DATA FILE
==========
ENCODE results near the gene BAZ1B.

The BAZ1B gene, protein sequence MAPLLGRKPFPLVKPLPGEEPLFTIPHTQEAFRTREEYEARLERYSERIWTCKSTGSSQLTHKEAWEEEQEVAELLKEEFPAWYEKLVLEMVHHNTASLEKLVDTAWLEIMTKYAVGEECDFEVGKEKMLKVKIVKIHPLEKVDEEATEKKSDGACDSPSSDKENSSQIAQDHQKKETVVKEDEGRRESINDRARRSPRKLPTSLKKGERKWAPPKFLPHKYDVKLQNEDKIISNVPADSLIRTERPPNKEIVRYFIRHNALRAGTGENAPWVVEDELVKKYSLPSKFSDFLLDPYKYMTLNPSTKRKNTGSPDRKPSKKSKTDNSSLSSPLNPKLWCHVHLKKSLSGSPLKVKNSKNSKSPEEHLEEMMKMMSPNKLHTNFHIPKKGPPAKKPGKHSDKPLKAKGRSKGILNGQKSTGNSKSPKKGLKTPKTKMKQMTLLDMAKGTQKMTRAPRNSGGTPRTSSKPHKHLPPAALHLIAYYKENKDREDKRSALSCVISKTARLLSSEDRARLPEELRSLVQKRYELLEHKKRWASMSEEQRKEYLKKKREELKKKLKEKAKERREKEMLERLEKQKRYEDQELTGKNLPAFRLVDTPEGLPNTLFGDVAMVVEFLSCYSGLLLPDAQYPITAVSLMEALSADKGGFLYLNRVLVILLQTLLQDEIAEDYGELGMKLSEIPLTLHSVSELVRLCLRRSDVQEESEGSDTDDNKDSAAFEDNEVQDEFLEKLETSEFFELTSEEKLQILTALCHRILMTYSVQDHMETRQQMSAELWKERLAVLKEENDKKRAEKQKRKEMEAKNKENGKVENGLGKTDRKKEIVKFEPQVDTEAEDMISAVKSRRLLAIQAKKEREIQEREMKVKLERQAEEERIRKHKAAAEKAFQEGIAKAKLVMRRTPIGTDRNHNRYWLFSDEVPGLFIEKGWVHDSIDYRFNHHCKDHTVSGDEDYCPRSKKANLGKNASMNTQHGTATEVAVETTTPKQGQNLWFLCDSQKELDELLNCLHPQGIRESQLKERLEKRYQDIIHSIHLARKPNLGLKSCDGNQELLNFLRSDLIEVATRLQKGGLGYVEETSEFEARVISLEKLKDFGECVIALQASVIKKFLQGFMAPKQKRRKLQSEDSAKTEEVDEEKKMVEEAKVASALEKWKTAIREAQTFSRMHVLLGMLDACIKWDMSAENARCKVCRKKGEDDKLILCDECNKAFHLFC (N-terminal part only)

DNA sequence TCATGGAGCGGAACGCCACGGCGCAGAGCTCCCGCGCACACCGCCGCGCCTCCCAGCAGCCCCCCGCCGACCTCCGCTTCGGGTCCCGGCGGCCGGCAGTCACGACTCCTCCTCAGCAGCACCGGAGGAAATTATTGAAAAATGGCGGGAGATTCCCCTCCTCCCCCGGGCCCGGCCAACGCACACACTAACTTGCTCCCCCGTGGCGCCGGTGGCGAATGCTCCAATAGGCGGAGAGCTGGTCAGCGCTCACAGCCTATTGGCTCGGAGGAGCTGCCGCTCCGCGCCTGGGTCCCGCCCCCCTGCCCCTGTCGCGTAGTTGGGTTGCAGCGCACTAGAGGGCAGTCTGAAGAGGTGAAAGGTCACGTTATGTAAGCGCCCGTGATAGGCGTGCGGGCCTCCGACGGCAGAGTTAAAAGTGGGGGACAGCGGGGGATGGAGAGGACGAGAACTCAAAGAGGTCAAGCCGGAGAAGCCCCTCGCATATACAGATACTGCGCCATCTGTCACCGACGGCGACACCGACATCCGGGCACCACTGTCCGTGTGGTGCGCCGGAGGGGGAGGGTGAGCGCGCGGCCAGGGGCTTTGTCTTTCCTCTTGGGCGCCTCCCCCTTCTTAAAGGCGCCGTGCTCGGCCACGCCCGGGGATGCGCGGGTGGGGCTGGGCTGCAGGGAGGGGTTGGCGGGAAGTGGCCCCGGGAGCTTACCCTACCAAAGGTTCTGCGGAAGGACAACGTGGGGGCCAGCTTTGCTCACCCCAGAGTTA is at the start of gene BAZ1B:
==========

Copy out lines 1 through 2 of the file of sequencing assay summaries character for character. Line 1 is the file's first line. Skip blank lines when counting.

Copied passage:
ENCODE results near the gene BAZ1B.

The BAZ1B gene, protein sequence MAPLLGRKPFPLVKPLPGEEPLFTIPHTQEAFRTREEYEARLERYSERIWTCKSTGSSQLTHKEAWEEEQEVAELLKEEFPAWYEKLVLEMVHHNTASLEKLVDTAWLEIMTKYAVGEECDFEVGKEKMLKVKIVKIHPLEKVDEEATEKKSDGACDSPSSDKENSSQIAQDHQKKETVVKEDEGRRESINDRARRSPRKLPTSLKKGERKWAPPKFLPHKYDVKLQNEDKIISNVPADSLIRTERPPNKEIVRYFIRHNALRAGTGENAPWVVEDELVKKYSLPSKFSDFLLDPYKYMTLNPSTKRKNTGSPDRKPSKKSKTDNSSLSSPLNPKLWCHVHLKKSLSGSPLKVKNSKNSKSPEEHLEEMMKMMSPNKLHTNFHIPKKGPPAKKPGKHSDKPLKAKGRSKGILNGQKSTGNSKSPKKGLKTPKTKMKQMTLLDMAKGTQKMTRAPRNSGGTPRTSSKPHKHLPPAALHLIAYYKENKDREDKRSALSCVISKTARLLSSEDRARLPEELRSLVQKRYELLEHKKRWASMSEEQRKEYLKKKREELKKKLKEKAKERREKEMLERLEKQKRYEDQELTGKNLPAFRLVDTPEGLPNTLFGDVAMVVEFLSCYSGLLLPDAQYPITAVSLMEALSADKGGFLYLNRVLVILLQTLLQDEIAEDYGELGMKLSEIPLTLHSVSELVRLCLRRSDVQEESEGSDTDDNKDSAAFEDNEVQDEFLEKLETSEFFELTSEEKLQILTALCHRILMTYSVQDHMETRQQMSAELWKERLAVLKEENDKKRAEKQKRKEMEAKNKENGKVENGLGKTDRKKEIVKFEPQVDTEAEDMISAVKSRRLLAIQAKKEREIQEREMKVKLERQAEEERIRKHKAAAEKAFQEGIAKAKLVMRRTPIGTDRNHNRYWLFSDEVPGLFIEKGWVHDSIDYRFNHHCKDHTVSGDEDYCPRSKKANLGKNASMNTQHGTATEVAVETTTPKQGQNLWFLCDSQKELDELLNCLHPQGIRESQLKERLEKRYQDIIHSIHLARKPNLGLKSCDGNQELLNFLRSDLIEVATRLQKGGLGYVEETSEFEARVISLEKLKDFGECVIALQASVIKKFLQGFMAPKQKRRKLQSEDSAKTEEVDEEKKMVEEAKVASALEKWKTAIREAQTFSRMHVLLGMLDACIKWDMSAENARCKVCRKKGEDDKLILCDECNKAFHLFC (N-terminal part only)